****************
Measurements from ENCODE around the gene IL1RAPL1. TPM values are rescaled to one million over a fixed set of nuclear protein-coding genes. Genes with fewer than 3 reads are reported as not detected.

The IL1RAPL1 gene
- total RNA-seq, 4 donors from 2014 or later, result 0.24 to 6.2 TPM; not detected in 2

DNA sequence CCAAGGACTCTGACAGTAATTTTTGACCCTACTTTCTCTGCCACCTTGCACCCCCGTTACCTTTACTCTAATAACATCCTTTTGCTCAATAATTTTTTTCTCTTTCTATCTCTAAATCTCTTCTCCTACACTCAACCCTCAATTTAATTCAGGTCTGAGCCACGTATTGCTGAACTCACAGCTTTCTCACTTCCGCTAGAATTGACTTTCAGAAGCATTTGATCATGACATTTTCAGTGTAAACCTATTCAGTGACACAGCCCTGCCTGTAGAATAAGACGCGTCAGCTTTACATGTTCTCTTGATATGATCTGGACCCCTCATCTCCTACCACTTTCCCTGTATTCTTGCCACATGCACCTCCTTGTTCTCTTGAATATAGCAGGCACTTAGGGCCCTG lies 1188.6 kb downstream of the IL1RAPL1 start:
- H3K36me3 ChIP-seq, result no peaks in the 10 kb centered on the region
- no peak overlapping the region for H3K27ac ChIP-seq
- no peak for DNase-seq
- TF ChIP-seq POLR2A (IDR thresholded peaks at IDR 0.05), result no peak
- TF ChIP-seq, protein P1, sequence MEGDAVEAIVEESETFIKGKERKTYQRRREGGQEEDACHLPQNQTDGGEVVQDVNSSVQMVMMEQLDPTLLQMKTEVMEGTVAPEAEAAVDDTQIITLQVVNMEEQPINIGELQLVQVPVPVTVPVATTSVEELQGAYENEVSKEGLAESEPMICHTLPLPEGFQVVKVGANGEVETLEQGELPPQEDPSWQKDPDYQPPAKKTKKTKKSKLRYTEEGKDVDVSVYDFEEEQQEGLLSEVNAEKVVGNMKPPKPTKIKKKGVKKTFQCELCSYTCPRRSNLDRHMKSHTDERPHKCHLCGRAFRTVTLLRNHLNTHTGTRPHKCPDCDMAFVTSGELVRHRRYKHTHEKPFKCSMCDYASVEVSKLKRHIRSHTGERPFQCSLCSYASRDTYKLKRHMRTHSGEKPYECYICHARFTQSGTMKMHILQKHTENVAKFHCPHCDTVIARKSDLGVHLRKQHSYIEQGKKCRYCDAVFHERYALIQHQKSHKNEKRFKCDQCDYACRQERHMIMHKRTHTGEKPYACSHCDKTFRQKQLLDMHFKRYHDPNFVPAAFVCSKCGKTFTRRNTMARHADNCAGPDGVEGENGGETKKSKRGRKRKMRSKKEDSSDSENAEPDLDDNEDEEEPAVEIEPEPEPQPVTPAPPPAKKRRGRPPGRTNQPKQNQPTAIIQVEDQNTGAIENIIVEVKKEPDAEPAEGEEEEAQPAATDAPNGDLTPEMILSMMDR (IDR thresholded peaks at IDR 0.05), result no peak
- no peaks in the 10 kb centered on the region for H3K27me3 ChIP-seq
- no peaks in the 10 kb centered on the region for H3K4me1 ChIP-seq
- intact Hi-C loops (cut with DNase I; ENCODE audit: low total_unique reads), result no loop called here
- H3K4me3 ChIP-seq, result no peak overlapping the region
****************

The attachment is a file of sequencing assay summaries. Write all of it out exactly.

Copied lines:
Measurements from ENCODE around the gene IL1RAPL1. TPM values are rescaled to one million over a fixed set of nuclear protein-coding genes. Genes with fewer than 3 reads are reported as not detected.

The IL1RAPL1 gene
- total RNA-seq, 4 donors from 2014 or later, result 0.24 to 6.2 TPM; not detected in 2

DNA sequence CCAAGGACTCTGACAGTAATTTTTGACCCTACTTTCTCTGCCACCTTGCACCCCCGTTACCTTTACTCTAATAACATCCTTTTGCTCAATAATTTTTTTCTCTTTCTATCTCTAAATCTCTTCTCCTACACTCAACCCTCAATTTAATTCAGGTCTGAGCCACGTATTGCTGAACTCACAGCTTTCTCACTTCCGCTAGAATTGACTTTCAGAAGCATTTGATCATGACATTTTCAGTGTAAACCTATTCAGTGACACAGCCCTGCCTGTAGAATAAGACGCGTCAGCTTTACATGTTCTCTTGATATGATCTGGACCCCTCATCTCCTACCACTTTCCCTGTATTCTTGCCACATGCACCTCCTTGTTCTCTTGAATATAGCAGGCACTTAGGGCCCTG lies 1188.6 kb downstream of the IL1RAPL1 start:
- H3K36me3 ChIP-seq, result no peaks in the 10 kb centered on the region
- no peak overlapping the region for H3K27ac ChIP-seq
- no peak for DNase-seq
- TF ChIP-seq POLR2A (IDR thresholded peaks at IDR 0.05), result no peak
- TF ChIP-seq, protein P1, sequence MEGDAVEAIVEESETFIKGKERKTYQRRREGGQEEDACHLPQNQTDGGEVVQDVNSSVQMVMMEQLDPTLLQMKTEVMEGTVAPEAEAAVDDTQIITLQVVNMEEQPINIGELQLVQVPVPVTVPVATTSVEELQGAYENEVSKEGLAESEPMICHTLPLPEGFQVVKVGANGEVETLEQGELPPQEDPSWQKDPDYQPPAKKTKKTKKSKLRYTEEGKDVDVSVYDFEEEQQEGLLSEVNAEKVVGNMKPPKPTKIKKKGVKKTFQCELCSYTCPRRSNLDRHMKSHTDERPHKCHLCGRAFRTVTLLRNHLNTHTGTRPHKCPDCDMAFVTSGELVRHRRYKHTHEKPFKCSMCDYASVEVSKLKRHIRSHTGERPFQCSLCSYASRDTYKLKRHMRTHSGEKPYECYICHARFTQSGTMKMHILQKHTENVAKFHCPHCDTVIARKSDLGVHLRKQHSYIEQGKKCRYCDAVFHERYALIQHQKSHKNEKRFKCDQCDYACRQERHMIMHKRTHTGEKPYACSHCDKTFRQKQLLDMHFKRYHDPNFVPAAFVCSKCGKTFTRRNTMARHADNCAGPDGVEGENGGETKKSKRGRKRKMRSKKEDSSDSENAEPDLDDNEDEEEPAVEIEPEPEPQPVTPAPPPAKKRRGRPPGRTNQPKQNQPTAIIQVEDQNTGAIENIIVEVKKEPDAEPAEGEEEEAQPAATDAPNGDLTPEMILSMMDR (IDR thresholded peaks at IDR 0.05), result no peak
- no peaks in the 10 kb centered on the region for H3K27me3 ChIP-seq
- no peaks in the 10 kb centered on the region for H3K4me1 ChIP-seq
- intact Hi-C loops (cut with DNase I; ENCODE audit: low total_unique reads), result no loop called here
- H3K4me3 ChIP-seq, result no peak overlapping the region